“We’re not just after any old land. Over 60 per cent of the land in our reserves is what we would call poorly protected, meaning that less than 15 per cent of that type of vegetation habitat is already represented in the National Reserve System,” he says. “On the whole, we’ve been quite good at picking parts of the landscape that aren’t already in national parks. The park system will always be the foundation, but we are trying to complement that.”
Critical complementary conservation role
“Bush Heritage and similar organisations like the Australian Wildlife Conservancy (AWC) play a critical role in complementing the work of government agencies in protecting in perpetuity large areas of land and the species, habitats and ecological processes that they contain,” Chris told Australian Geographic.
“These privately-owned conservation reserves also provide opportunities for collaborative research, conservation of threatened species and habitats, management of fire, pests, weeds and other environmental problems, and can be excellent sites to achieve restoration goals such as the return of locally-extinct native species,” he says.
The AWC does similar work over their 22 private reserves which cover 2.6 million hectares from the Mornington Sanctuary in the Kimberley to Piccaninny Plains in Cape York. According to Atticus Fleming, AWC chief executive, these reserves protect 90 per cent of the remaining population of bridled nail-tail wallabies (a species that was rediscovered in 1973 after being presumed extinct) and critically important populations of iconic animals such as bilbies, Gouldian finches and woylies. AWC also owns the largest feral cat and fox-free area on mainland Australia.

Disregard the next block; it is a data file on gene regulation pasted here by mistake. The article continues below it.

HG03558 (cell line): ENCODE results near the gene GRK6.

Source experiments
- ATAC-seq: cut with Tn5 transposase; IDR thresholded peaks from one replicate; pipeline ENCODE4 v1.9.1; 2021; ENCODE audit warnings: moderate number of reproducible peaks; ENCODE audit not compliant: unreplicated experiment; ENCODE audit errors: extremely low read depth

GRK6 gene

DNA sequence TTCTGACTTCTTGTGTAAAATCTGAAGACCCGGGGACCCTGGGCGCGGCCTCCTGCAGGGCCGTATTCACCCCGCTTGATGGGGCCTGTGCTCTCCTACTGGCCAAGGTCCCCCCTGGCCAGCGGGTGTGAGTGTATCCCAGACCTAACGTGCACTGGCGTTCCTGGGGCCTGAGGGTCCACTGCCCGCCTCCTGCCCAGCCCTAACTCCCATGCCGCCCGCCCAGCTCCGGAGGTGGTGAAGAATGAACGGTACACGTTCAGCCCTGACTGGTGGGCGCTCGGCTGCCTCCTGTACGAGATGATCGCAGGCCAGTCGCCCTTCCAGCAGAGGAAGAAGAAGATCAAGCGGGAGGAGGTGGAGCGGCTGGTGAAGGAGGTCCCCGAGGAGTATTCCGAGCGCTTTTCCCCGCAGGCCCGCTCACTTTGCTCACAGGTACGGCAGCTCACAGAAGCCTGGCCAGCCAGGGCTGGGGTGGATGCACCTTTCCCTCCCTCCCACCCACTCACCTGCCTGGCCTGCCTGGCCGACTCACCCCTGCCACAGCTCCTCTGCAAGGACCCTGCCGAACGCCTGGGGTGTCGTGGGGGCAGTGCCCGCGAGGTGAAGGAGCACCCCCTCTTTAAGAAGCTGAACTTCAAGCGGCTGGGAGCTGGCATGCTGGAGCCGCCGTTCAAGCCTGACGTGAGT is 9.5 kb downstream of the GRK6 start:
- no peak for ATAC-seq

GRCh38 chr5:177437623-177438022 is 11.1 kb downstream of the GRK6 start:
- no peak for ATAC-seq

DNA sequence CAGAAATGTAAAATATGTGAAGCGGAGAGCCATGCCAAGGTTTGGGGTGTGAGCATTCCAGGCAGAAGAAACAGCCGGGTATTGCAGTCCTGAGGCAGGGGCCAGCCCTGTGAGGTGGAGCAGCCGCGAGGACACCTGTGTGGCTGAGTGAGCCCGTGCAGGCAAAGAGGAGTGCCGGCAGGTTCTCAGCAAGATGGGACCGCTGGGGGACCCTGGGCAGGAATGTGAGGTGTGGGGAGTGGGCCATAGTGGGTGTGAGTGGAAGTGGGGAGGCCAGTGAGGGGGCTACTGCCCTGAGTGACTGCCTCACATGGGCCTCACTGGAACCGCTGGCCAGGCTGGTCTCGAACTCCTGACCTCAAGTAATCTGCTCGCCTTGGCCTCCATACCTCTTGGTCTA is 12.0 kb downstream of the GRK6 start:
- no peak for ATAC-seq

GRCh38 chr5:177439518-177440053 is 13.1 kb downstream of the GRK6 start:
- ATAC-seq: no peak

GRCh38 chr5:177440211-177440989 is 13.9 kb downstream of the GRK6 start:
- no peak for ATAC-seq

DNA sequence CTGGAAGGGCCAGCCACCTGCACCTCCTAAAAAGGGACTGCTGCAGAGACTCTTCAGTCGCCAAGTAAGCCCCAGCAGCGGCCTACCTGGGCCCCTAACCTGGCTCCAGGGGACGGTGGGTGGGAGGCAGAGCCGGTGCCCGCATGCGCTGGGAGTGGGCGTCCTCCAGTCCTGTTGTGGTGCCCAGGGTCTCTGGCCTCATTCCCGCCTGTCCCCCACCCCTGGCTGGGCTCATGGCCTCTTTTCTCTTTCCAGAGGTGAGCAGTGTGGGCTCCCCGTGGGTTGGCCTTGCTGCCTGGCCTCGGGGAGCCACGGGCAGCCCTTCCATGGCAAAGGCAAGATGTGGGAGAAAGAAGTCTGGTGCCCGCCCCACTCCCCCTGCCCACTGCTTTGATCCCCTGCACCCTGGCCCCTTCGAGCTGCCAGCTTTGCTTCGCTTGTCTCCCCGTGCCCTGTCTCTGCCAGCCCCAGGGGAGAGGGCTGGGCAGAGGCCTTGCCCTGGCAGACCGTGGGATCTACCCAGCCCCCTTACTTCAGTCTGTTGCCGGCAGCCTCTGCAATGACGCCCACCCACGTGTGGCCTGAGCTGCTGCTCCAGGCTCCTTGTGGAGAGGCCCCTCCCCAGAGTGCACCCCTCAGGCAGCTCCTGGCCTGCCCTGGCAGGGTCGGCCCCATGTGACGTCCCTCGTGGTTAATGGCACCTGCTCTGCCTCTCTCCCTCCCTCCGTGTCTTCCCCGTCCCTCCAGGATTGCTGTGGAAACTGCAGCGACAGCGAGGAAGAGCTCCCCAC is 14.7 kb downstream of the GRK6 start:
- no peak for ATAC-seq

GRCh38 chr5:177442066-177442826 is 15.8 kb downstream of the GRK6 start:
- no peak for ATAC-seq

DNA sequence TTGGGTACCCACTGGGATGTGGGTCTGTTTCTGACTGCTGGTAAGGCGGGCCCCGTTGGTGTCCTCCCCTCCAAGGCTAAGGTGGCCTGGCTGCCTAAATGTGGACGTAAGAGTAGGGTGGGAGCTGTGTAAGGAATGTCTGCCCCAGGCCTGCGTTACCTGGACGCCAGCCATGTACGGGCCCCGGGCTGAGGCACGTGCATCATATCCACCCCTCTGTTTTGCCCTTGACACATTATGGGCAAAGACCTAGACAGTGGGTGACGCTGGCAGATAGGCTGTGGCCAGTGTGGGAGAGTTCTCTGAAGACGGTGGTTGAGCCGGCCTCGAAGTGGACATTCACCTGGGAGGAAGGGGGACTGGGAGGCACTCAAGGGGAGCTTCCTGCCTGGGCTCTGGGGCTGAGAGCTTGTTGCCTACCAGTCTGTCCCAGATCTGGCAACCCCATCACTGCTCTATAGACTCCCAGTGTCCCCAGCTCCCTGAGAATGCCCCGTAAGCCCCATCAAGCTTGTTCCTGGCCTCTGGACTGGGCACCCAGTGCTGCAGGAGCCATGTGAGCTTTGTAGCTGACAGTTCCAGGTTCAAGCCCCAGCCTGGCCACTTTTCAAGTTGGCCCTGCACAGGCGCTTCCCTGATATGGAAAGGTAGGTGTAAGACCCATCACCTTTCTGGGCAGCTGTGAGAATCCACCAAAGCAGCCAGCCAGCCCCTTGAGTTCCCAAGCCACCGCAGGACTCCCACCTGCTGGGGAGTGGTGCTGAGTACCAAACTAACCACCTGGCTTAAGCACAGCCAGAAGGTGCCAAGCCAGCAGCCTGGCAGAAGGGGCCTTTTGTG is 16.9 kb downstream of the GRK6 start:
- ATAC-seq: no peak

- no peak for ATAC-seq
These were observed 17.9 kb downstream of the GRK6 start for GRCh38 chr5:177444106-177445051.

According to the AWC feral cats are killing an estimated two million native animals a day in the top one-sixth of Australia alone. Both Bush Heritage and the AWC have been more active than national parks typically are in controlling feral predators on their properties – an activity that they claim is a prerequisite for protecting remaining populations of native species and later returning them to places where they are locally extinct.
Bearded dragons (Pogona sp.) are among the many species flourishing
at Boolcoomatta following the removal of livestock. (Credit: John Pickrell).
Worst mammal extinction record in the world
“Australia has the worst mammal extinction record in the world and many other indicators of our natural capital continue to decline,” say Atticus. “The task of saving our wildlife and habitats is too great for government alone. With the support of everyday Australians, Australian Wildlife Conservancy and other private conservation organisations have responded to this challenge and are now playing a vital role in defining a new model for conservation – a model designed to halt and reverse the tide of extinctions.”
Because private conservation charities are unfettered by the bureaucracy of the national parks system, it means they can be more nimble on their feet, experiment and try different approaches. Bush Heritage reserve managers, for example, can make many decisions themselves as how to best manage their land without having to get everything rubber-stamped by management.
For these reasons, private conservation organisations are helping to fill gaps in the system, and are likely to become an increasingly important force for Australian conservation.
At least on the saltbush plains and rust-coloured rocky outcrops of Boolcoomatta it’s an approach that seems to be working. “It was here last year, in the rocky country, that reserve manager Peter Ashton spotted the first yellow-footed rock wallaby on Boolcoomatta since 1924,” says Jim gesturing towards the horizon. “We know there’s a population over the range there in Bimbowrie station, probably 15 to 20km away.”
“We’re hopeful that in time we’ll have a resident population here as they move across from that station. I think they’ll like what they find here with reduced competition from goats. And with fewer foxes, cats and rabbits, the conditions should be right for them to settle here once again.”